Architectural details inside the structure included plastered walls, Georgia white pine planking on the floors, oak wainscoting on the stairwell, and woodwork trim around the doors and windows that was painted to simulate chestnut graining. Interior wooden shutters were attached to most of the building’s seventy-five windows, many of which were double hung but some of which were of the casement variety with knuckle hinges.

Caring for America’s Embattled Heroes

The United States Naval Hospital opened its doors on October 1, 1866.Benjamin Drummond, an African American, was the first man to be admitted. The twenty-four-year-old Union sailor had been shot in one shoulder and both legs in early 1863 when Confederate forces attacked the ship on which he was serving. Drummond was captured and placed in a prisoner of war camp. After a few months, however, he escaped from the rebels and returned to battle. Despite the passage of three years, his wounds had never fully healed, and so he was sent to Washington for treatment. The New York native remained at the hospital until March 1868 when he was discharged at the end of his term of enlistment.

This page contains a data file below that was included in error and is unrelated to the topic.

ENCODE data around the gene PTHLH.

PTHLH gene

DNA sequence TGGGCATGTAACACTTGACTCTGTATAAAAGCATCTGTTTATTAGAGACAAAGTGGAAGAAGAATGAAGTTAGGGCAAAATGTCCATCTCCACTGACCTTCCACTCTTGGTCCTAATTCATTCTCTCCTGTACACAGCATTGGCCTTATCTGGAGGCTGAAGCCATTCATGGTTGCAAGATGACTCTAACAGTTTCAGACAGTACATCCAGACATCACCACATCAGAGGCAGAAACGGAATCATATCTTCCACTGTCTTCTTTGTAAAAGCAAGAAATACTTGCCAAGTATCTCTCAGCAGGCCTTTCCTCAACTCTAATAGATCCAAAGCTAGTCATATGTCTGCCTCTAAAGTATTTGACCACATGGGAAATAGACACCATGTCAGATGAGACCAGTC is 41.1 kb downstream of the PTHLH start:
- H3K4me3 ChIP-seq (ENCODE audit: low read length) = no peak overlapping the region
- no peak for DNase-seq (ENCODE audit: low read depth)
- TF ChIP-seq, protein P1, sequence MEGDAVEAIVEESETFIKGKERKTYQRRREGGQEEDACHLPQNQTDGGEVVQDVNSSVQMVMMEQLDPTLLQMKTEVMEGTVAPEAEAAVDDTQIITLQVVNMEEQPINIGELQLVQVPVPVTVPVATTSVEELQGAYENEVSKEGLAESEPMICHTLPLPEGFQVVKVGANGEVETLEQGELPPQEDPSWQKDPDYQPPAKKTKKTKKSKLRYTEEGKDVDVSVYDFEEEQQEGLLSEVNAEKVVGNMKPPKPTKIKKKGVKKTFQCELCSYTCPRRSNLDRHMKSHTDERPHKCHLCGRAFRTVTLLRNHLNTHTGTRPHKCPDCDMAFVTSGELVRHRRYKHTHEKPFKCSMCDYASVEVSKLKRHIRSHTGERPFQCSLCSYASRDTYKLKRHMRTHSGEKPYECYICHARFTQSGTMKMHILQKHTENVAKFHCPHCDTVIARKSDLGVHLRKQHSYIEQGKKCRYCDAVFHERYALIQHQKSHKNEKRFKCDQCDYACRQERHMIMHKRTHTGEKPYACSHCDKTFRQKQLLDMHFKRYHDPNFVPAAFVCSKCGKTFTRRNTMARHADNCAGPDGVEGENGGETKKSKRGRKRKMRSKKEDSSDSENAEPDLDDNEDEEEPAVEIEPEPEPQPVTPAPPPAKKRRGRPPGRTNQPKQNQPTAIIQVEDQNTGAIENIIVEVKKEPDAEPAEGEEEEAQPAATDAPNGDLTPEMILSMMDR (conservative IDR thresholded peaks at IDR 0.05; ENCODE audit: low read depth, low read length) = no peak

The medical facilities at the new hospital were concentrated on the building’s second floor and included a dispensary, four wards for enlisted men, and a separate ward for officers. All of the wards were spacious, some measuring eighteen feet by thirty-five feet, others twenty-two by twenty-four. The largest room on the ground floor was the mess hall, with the rest of the space divided into administrative offices and the living quarters for the medical director and a surgeon who both resided in the building.